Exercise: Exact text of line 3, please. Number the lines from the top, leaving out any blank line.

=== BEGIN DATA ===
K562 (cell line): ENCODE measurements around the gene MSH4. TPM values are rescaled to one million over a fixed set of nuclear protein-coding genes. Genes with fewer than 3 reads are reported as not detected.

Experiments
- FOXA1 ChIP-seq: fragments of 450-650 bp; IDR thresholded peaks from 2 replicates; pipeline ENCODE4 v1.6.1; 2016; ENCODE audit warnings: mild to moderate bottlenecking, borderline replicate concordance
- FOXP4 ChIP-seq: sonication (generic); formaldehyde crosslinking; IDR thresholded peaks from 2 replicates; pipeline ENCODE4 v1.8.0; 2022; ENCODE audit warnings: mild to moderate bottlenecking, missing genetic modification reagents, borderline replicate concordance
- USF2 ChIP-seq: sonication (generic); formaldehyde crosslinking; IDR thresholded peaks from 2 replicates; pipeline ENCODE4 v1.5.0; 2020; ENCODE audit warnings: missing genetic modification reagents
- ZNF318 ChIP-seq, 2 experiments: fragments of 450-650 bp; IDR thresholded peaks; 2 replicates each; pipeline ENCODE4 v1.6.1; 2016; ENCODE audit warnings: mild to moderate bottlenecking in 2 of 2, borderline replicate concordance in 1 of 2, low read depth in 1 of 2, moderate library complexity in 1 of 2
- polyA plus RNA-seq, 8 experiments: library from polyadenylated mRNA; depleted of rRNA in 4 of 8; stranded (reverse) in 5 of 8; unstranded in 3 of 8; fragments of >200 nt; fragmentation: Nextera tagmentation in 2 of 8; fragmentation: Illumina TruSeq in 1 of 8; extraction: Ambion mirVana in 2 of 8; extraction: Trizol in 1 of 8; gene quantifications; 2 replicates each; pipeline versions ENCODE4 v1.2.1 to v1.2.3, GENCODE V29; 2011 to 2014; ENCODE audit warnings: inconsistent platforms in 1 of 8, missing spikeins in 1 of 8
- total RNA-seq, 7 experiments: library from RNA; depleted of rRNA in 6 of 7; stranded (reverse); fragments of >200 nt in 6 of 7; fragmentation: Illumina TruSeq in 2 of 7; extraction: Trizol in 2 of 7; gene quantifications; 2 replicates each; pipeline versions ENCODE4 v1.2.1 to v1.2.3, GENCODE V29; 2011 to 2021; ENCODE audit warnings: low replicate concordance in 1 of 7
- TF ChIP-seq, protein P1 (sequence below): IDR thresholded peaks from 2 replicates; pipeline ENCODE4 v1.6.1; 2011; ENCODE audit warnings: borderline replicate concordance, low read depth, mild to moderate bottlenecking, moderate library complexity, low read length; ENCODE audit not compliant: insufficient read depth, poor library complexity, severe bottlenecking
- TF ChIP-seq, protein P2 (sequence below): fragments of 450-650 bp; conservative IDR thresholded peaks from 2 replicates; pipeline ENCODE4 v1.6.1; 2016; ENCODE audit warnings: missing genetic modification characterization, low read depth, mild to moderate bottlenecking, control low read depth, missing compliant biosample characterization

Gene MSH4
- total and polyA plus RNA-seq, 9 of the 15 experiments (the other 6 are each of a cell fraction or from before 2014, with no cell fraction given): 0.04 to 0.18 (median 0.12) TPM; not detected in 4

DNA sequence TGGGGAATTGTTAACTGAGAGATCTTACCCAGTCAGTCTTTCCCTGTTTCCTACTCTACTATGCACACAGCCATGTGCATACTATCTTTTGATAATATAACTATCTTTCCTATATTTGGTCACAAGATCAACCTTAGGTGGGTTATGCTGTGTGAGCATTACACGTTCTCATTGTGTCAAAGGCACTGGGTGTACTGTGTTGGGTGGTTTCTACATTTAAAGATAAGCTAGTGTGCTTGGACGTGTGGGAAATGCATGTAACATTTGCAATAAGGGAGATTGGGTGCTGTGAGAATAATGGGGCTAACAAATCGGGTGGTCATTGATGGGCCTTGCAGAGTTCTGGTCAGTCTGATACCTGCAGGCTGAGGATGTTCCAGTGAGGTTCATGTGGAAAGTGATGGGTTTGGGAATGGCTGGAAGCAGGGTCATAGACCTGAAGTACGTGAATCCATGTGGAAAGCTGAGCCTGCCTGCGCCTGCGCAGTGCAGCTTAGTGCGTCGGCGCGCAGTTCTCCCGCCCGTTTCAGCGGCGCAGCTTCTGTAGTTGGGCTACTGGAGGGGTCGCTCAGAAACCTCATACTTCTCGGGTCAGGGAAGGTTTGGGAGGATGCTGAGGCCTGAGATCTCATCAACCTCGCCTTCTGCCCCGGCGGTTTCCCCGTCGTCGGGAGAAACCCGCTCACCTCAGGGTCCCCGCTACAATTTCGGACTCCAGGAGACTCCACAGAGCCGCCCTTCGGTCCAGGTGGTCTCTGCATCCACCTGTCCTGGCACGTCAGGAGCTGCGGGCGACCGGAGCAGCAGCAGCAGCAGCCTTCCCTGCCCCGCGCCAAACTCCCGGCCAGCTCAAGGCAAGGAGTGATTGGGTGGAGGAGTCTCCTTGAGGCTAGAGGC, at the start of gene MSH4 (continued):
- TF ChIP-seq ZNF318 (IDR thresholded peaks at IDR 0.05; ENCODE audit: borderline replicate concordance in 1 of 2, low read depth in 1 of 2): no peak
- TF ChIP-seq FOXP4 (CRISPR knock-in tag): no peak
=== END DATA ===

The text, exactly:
- FOXA1 ChIP-seq: fragments of 450-650 bp; IDR thresholded peaks from 2 replicates; pipeline ENCODE4 v1.6.1; 2016; ENCODE audit warnings: mild to moderate bottlenecking, borderline replicate concordance